Title:
Subsurface seismic surveying
United States Patent 2156624


Abstract:
This invention relates to sub-surface seismic surveying and is particularly applicable in the art of making reflection seismic surveys by the correlation method. The basis of this method is the similarity in appearance of records of reflections obtained from a given sub-surface stratigraphic...



Inventors:
Faust, Lawrence Y.
Application Number:
US18549538A
Publication Date:
05/02/1939
Filing Date:
01/18/1938
Assignee:
GEOPHYSICAL RES CORP
Primary Class:
Other Classes:
367/86
International Classes:
G01V1/42
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Description:

This invention relates to sub-surface seismic surveying and is particularly applicable in the art of making reflection seismic surveys by the correlation method. The basis of this method is the similarity in appearance of records of reflections obtained from a given sub-surface stratigraphic horizon extending over a considerable area. To obtain such reflection records, explosive charges are detonated in a plurality of bore holes 9 distributed over the area and reflected waves are received at recording stations associated with the bore holes, there being a receiving station individual to each bore hole. Because of above referred-to similarity of records, it is possible to 5 calculate the variation in depth of the reflecting horizon over considerable areas by first correlating the reflection records at different points in the area under investigation, that is, by identifying corresponding phases of the same reflection 0 on each record, and then calculating the depth to the reflecting horizon at each point. These calculations are based upon the time intervals between the detonation of the seismic charge and the arrival at several spaced receiving stations ?g of the same phase of the corresponding reflections as indicated by the several records. Obviously, this method cannot be used if the appearance or character of the record of the reflection coming from the sub-surface horizon being mapped changes radically from one recording position to another. If the changes are so great that it becomes-impossible to correlate the records, i. e., to identify corresponding phases of the reflections on the several records, then" the g variation in the depth to the reflecting horizon cannot be accurately followed.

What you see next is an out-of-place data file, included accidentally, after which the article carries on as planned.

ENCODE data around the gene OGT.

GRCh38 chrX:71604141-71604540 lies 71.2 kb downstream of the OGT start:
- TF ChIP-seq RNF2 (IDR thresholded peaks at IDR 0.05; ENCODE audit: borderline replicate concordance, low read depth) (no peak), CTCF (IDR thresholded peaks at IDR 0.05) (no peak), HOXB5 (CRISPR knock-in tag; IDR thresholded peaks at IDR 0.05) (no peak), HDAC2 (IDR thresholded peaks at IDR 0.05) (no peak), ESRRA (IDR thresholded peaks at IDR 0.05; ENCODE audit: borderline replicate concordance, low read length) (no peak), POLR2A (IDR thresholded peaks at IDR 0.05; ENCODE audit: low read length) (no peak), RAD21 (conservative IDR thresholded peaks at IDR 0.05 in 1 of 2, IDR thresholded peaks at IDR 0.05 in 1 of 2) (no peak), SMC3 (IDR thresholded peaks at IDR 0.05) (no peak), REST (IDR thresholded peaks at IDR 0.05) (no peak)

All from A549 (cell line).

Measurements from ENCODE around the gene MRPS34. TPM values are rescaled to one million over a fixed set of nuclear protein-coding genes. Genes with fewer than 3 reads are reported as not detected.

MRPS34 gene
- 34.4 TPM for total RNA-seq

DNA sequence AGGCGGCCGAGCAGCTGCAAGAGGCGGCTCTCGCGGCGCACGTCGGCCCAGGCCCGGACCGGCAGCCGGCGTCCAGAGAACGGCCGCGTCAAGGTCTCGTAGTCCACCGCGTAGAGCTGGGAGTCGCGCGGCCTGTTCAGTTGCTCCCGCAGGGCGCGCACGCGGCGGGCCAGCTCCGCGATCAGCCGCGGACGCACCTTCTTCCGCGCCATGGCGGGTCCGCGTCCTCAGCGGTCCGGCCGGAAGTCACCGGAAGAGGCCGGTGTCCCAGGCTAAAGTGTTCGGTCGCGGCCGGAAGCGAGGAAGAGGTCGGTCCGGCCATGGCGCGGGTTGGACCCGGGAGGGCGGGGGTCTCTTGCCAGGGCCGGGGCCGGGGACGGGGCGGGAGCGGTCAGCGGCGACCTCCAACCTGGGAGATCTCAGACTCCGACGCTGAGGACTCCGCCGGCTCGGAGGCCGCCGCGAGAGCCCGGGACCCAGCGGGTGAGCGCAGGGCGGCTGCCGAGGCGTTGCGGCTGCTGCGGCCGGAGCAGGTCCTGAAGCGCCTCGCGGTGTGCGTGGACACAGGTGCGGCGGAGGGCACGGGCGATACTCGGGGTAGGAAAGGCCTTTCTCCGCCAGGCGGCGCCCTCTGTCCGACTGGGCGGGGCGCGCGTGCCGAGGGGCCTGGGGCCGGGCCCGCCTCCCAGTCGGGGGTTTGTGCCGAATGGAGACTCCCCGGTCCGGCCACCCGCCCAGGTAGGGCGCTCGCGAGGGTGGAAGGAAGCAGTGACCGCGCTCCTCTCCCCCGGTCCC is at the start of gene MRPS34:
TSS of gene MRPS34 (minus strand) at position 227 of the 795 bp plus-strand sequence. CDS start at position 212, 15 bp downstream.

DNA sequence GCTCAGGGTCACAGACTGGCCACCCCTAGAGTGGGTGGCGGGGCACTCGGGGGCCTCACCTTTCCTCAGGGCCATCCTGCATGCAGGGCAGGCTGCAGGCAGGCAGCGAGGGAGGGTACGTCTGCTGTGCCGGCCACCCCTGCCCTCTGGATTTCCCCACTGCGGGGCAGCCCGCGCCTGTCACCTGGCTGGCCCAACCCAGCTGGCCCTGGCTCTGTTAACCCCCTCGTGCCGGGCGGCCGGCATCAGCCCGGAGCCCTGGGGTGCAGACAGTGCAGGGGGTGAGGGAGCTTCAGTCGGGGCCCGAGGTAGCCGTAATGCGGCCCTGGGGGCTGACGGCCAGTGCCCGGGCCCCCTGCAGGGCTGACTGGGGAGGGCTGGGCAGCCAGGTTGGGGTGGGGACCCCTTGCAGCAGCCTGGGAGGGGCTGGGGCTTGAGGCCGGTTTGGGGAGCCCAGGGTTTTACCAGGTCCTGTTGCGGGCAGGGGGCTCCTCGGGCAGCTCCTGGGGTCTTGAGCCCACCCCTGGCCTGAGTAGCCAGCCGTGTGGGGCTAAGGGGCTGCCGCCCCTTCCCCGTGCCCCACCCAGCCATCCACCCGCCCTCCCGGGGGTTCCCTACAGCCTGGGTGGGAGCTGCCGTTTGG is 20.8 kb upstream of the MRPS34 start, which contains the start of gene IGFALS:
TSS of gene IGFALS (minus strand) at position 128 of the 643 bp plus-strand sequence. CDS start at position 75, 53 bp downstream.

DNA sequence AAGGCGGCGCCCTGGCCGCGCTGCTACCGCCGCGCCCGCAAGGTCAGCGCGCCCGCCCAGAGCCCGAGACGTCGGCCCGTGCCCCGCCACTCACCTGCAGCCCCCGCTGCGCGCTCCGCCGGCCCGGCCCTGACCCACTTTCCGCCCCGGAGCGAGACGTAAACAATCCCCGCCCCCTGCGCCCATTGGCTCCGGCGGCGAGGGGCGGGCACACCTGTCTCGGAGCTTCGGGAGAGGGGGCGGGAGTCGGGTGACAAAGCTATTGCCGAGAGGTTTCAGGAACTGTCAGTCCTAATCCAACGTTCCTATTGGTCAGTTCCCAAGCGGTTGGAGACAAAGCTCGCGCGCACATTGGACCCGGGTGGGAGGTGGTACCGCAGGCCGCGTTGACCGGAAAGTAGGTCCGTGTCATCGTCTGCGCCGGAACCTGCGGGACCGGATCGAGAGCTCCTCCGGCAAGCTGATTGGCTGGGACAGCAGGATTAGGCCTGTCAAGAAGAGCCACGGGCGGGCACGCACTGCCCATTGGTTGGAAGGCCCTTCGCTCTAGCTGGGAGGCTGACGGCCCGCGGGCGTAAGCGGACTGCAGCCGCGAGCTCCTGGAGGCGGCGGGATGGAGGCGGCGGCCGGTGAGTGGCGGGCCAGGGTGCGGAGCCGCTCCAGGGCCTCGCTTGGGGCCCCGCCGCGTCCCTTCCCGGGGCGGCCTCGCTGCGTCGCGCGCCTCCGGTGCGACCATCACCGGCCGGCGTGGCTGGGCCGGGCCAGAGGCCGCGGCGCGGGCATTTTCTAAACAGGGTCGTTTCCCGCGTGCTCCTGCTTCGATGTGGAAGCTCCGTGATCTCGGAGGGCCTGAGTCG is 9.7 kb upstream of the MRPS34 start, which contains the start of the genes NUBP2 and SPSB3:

I have found that a serious cause of character variation in reflections coming from a given subsurface horizon is directly connected with the O nature of the impulse generated at the shot position by the detonation of the seismic charge and that some areas are characterized by a surface layer of such nature that an explosive charge detonated at some depth or depths in a bore hole :5 produces a seismic record which is not correlatable with records obtained by detonation of charges in other similar bore holes in that area.

I have further found that variations in reflection character may occur at different points in 0 an area under investigation even though the seismic charges be planted at approximately the same depth at each shot position. At times it therefore becomes difficult to distinguish between those changes in character actually caused by 5 changes in sub-surface structure and those erratic changes caused by variations in the impulses generated at the shot point.

An object of this invention is to minimize the possibility of miscorrelating reflection records.

According to this invention, the seismic charge in each shot hole is planted at a depth such that the travel time of a seismic wave over the vertical distance between the point at which the shot is planted and the surface of the earth remains substantially constant for all shot holes used in the area. I have found that with such arrangement, the variation in the impulses generated at the various shot points in an area is materially minimized.